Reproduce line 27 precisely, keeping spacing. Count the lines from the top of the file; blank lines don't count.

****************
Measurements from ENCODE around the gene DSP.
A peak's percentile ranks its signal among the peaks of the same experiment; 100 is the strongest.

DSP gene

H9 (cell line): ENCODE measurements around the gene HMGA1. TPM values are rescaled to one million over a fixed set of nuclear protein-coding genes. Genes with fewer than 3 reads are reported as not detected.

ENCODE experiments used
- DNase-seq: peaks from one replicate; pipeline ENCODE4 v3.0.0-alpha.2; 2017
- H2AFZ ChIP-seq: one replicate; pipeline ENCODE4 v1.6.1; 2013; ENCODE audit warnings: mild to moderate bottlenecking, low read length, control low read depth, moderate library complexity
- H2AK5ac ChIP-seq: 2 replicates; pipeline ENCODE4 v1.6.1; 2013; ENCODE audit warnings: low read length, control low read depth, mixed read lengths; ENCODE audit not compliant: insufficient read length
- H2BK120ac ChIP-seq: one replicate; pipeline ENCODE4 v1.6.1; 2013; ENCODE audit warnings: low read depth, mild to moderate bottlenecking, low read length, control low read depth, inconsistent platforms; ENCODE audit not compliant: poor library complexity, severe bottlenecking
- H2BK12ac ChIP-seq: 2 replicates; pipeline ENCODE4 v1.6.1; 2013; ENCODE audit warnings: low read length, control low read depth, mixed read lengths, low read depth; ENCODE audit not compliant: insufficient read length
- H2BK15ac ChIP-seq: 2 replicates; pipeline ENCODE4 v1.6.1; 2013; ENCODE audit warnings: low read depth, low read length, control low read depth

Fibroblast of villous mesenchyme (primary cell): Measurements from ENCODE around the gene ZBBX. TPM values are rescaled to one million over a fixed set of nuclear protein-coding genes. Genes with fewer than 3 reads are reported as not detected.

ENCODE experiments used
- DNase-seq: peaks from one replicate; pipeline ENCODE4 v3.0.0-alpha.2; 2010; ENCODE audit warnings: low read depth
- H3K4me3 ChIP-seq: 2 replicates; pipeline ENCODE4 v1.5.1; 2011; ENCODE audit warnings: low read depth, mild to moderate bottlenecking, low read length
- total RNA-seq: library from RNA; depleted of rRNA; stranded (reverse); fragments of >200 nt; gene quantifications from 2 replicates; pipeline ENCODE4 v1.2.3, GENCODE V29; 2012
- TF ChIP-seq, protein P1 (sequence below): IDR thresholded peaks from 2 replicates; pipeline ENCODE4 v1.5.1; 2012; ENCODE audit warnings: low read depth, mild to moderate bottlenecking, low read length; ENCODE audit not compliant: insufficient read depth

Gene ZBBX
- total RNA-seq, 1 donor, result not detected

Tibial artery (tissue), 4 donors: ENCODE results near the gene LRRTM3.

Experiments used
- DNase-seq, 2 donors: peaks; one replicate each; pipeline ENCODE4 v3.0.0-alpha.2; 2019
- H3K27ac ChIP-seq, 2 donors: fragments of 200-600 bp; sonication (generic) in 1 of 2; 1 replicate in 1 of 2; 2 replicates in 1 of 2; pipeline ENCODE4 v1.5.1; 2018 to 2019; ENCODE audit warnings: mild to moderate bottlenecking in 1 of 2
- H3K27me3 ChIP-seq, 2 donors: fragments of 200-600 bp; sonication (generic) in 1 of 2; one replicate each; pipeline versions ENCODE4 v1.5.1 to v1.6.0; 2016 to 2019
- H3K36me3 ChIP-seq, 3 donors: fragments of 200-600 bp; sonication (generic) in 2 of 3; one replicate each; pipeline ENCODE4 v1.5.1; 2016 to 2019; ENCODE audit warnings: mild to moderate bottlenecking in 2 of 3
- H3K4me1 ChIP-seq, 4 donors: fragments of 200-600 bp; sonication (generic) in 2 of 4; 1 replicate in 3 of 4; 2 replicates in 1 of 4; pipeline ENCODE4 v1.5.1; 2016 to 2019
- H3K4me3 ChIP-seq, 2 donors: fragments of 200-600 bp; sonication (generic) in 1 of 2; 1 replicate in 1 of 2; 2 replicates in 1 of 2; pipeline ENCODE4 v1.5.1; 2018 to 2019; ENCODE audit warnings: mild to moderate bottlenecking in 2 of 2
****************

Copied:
- H3K4me3 ChIP-seq, 2 donors: fragments of 200-600 bp; sonication (generic) in 1 of 2; 1 replicate in 1 of 2; 2 replicates in 1 of 2; pipeline ENCODE4 v1.5.1; 2018 to 2019; ENCODE audit warnings: mild to moderate bottlenecking in 2 of 2